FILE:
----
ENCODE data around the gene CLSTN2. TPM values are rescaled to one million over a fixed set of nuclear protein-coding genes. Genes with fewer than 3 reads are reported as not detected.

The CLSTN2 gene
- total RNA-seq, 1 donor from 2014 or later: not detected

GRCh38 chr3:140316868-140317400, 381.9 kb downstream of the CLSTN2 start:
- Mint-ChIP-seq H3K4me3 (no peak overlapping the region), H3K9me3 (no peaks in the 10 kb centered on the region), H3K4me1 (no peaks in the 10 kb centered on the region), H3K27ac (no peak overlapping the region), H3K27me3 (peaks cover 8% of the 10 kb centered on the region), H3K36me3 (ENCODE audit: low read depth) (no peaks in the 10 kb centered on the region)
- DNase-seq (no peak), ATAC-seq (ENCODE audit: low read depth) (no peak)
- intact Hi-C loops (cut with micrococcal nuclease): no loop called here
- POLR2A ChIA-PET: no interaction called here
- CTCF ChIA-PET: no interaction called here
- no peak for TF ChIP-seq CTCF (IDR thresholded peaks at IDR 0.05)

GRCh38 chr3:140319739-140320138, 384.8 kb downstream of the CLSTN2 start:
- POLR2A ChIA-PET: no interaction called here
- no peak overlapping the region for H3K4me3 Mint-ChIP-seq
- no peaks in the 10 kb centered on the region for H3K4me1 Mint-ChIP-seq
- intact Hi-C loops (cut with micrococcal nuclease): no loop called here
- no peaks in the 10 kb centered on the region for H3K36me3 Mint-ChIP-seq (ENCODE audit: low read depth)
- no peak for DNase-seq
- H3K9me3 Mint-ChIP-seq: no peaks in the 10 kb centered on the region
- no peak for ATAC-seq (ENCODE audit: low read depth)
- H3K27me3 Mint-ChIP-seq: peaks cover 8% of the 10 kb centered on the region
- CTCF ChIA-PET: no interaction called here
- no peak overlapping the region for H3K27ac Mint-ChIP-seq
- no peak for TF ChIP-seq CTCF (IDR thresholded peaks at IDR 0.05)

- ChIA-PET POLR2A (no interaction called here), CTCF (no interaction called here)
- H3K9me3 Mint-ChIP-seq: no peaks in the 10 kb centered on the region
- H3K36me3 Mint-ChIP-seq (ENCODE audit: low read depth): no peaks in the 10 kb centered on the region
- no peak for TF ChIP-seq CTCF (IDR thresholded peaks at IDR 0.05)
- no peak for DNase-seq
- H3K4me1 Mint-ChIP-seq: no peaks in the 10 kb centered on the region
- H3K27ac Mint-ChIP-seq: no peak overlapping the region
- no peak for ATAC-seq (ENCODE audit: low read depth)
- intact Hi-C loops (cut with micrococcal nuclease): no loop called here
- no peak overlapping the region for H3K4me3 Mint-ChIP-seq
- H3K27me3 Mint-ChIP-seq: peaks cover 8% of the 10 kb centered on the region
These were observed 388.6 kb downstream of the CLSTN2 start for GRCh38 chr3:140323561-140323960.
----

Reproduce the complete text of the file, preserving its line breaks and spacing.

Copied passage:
ENCODE data around the gene CLSTN2. TPM values are rescaled to one million over a fixed set of nuclear protein-coding genes. Genes with fewer than 3 reads are reported as not detected.

The CLSTN2 gene
- total RNA-seq, 1 donor from 2014 or later: not detected

GRCh38 chr3:140316868-140317400, 381.9 kb downstream of the CLSTN2 start:
- Mint-ChIP-seq H3K4me3 (no peak overlapping the region), H3K9me3 (no peaks in the 10 kb centered on the region), H3K4me1 (no peaks in the 10 kb centered on the region), H3K27ac (no peak overlapping the region), H3K27me3 (peaks cover 8% of the 10 kb centered on the region), H3K36me3 (ENCODE audit: low read depth) (no peaks in the 10 kb centered on the region)
- DNase-seq (no peak), ATAC-seq (ENCODE audit: low read depth) (no peak)
- intact Hi-C loops (cut with micrococcal nuclease): no loop called here
- POLR2A ChIA-PET: no interaction called here
- CTCF ChIA-PET: no interaction called here
- no peak for TF ChIP-seq CTCF (IDR thresholded peaks at IDR 0.05)

GRCh38 chr3:140319739-140320138, 384.8 kb downstream of the CLSTN2 start:
- POLR2A ChIA-PET: no interaction called here
- no peak overlapping the region for H3K4me3 Mint-ChIP-seq
- no peaks in the 10 kb centered on the region for H3K4me1 Mint-ChIP-seq
- intact Hi-C loops (cut with micrococcal nuclease): no loop called here
- no peaks in the 10 kb centered on the region for H3K36me3 Mint-ChIP-seq (ENCODE audit: low read depth)
- no peak for DNase-seq
- H3K9me3 Mint-ChIP-seq: no peaks in the 10 kb centered on the region
- no peak for ATAC-seq (ENCODE audit: low read depth)
- H3K27me3 Mint-ChIP-seq: peaks cover 8% of the 10 kb centered on the region
- CTCF ChIA-PET: no interaction called here
- no peak overlapping the region for H3K27ac Mint-ChIP-seq
- no peak for TF ChIP-seq CTCF (IDR thresholded peaks at IDR 0.05)

- ChIA-PET POLR2A (no interaction called here), CTCF (no interaction called here)
- H3K9me3 Mint-ChIP-seq: no peaks in the 10 kb centered on the region
- H3K36me3 Mint-ChIP-seq (ENCODE audit: low read depth): no peaks in the 10 kb centered on the region
- no peak for TF ChIP-seq CTCF (IDR thresholded peaks at IDR 0.05)
- no peak for DNase-seq
- H3K4me1 Mint-ChIP-seq: no peaks in the 10 kb centered on the region
- H3K27ac Mint-ChIP-seq: no peak overlapping the region
- no peak for ATAC-seq (ENCODE audit: low read depth)
- intact Hi-C loops (cut with micrococcal nuclease): no loop called here
- no peak overlapping the region for H3K4me3 Mint-ChIP-seq
- H3K27me3 Mint-ChIP-seq: peaks cover 8% of the 10 kb centered on the region
These were observed 388.6 kb downstream of the CLSTN2 start for GRCh38 chr3:140323561-140323960.